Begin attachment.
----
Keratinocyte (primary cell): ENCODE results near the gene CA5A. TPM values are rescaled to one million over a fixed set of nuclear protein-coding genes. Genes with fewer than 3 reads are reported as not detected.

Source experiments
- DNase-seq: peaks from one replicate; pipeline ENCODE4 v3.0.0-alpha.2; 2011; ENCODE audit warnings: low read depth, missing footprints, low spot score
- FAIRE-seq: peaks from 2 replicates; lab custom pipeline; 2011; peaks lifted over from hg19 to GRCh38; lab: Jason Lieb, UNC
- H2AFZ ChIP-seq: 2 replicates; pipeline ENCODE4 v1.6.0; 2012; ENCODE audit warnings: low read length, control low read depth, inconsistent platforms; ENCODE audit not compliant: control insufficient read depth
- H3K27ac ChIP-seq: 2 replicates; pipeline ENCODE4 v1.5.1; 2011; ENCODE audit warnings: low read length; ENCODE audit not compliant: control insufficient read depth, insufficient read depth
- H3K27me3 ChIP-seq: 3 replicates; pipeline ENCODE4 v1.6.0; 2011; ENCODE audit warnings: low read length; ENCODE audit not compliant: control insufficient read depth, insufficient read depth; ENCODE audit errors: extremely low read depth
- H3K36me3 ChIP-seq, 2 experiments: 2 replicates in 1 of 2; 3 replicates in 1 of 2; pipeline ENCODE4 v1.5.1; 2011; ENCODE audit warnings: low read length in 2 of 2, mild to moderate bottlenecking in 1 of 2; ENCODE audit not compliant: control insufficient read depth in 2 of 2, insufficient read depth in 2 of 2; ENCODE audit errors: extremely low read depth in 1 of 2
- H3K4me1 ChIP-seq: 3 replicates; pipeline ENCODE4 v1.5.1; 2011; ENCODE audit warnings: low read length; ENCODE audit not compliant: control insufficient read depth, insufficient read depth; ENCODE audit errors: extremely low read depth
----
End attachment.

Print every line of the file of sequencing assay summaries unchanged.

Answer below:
Keratinocyte (primary cell): ENCODE results near the gene CA5A. TPM values are rescaled to one million over a fixed set of nuclear protein-coding genes. Genes with fewer than 3 reads are reported as not detected.

Source experiments
- DNase-seq: peaks from one replicate; pipeline ENCODE4 v3.0.0-alpha.2; 2011; ENCODE audit warnings: low read depth, missing footprints, low spot score
- FAIRE-seq: peaks from 2 replicates; lab custom pipeline; 2011; peaks lifted over from hg19 to GRCh38; lab: Jason Lieb, UNC
- H2AFZ ChIP-seq: 2 replicates; pipeline ENCODE4 v1.6.0; 2012; ENCODE audit warnings: low read length, control low read depth, inconsistent platforms; ENCODE audit not compliant: control insufficient read depth
- H3K27ac ChIP-seq: 2 replicates; pipeline ENCODE4 v1.5.1; 2011; ENCODE audit warnings: low read length; ENCODE audit not compliant: control insufficient read depth, insufficient read depth
- H3K27me3 ChIP-seq: 3 replicates; pipeline ENCODE4 v1.6.0; 2011; ENCODE audit warnings: low read length; ENCODE audit not compliant: control insufficient read depth, insufficient read depth; ENCODE audit errors: extremely low read depth
- H3K36me3 ChIP-seq, 2 experiments: 2 replicates in 1 of 2; 3 replicates in 1 of 2; pipeline ENCODE4 v1.5.1; 2011; ENCODE audit warnings: low read length in 2 of 2, mild to moderate bottlenecking in 1 of 2; ENCODE audit not compliant: control insufficient read depth in 2 of 2, insufficient read depth in 2 of 2; ENCODE audit errors: extremely low read depth in 1 of 2
- H3K4me1 ChIP-seq: 3 replicates; pipeline ENCODE4 v1.5.1; 2011; ENCODE audit warnings: low read length; ENCODE audit not compliant: control insufficient read depth, insufficient read depth; ENCODE audit errors: extremely low read depth